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Re: How to “easily” reduce pushrod travel on a built airplane?
« Reply #18 on: July 12, 2019, 02:18:47 AM »
Can someone please explain this idea:

> At the hardwre store get a piece of 1.5" x 1.5" thin wall aluminum angle. Then make a new flap horn with the bellcrank push rod higher up and the elevator pushrod lower down. The Pathfinder plans shows a very good optional flap horn that can be made longer to suit.

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Re: How to “easily” reduce pushrod travel on a built airplane?
« Reply #19 on: July 12, 2019, 05:52:54 AM »
Ha, push rod on wrong hole in bellcrank, seen it many times before. Just get that sharp new #11 blade and slice right into the planking. No one will ever see it in a wing over.


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Offline Perry Rose

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Re: How to “easily” reduce pushrod travel on a built airplane?
« Reply #20 on: July 12, 2019, 01:26:46 PM »
Can someone please explain this idea:

> At the hardwre store get a piece of 1.5" x 1.5" thin wall aluminum angle. Then make a new flap horn with the bellcrank push rod higher up and the elevator pushrod lower down. The Pathfinder plans shows a very good optional flap horn that can be made longer to suit.
[/What do you need explained???quote]
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Online Peter in Fairfax, VA

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Re: How to “easily” reduce pushrod travel on a built airplane?
« Reply #21 on: July 12, 2019, 02:25:39 PM »
Perry,

Thanks for writing about the 1.5" x 1.5" aluminum angle idea.  Is the idea to disassemble the flaps off the airplane, remove the wing from the fuselage, remove the old horn, construct a new horn, and then assemble the airplane again?  Or, is it to use some portion of the aluminum angle and add it to the already installed flaps in some way? I'm going to assume this is similar to the Pathfinder plans you reference, though I do not have access to those.

Further explanation is appreciated, as it sounds like you are aware of a solution.

thanks again,

Peter

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Re: How to “easily” reduce pushrod travel on a built airplane?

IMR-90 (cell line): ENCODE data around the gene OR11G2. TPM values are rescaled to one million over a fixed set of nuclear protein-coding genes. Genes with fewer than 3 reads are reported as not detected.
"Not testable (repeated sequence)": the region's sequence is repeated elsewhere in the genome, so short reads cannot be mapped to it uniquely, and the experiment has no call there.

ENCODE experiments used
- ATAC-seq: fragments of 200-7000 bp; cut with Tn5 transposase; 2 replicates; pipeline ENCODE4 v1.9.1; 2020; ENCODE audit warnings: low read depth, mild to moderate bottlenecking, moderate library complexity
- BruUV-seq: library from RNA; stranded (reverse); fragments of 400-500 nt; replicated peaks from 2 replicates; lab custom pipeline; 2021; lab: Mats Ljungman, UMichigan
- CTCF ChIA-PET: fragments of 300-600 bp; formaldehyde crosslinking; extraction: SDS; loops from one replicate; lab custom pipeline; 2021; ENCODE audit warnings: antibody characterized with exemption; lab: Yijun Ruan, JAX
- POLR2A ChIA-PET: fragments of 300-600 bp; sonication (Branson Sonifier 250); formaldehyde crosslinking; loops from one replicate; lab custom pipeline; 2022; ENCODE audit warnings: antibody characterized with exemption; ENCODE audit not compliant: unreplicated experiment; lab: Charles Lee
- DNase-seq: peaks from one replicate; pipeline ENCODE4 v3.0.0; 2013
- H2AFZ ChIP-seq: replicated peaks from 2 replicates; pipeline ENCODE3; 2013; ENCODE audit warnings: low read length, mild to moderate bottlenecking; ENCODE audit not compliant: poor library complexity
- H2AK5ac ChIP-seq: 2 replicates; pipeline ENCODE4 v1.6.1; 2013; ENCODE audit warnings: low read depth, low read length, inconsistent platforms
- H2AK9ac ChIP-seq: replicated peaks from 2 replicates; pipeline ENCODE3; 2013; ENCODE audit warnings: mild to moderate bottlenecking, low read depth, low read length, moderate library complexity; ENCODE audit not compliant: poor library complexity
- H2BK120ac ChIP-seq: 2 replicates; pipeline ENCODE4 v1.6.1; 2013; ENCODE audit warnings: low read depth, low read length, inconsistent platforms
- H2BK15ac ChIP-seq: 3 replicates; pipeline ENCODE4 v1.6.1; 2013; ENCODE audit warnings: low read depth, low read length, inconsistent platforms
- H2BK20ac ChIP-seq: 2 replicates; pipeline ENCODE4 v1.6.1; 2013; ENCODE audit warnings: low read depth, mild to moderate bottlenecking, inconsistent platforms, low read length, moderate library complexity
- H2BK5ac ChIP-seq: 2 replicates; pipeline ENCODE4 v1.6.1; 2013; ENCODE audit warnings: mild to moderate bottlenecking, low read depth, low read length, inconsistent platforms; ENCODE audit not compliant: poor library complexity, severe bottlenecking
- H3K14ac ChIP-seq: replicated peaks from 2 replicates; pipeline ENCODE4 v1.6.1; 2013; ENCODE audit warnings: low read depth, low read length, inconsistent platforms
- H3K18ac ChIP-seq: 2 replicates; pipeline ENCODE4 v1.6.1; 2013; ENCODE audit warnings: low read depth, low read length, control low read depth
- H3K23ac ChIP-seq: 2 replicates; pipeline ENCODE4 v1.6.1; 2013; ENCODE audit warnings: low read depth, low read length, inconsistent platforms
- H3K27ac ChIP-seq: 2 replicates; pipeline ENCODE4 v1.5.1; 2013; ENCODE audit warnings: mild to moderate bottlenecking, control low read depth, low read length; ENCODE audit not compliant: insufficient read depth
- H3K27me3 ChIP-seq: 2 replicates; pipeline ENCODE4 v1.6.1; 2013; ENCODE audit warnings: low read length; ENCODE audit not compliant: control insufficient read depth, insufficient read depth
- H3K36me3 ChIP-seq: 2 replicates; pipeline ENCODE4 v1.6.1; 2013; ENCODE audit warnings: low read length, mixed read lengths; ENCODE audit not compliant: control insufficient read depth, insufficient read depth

« Reply #22 on: July 12, 2019, 09:59:36 PM »
You cut a 1/2" piece of the aluminum angle to make a longer flap horn that gets bolted to the flap surface. Since the controls are on the outside of a profile fuselage it's easy to get to.


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Online Peter in Fairfax, VA

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Re: How to “easily” reduce pushrod travel on a built airplane?
« Reply #23 on: July 13, 2019, 01:13:41 AM »
> cut a 1/2" piece of the aluminum angle to make a longer flap horn that gets bolted to the flap surface.
> Motorman

Got it, thanks.  Similar solution to bolting on a long R/C platform horn.

Offline Perry Rose

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Re: How to “easily” reduce pushrod travel on a built airplane?
« Reply #24 on: July 13, 2019, 05:07:58 AM »
Exactly.
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Online Ken Culbertson

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Re: How to “easily” reduce pushrod travel on a built airplane?
« Reply #25 on: July 13, 2019, 07:55:45 AM »
One thing I forgot to mention in suggesting the RC horn (I am an Aggie so using the words "Long" and "Horn" in the same sentence is not acceptable).  If the existing horn has a small diameter wire it may be a problem to mount a horn on one side.  Hold the inboard flap and see if you can move the outboard easily.  If you can then this will happen in flight and you are going to get a rolling motion.  It may not be much but it will be there.  I always mount my profile controls on the inboard side so that if I get roll from a weak horn it will be rolling out, not in.  You can fuss with the flap area to balance.  An 1/8" horn probably will not have a problem. 3/32 might be ok if good wire.  Most horns are designed to be driven from the center so that they flex about the same on both sides.

So, if your controls are on the outboard side and you have a weak horn then don't use my suggetion.

Ken
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Online Peter in Fairfax, VA

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Re: How to “easily” reduce pushrod travel on a built airplane?
« Reply #26 on: July 13, 2019, 03:40:02 PM »
Some thoughts on control throw based on today's flying experiences.

As others point out, a plane being "twitchy" and less stable in level flight is not necessarily linked to throw rates or limits. The basics of both turning tight and maintaining smooth level flight involve weight and balance.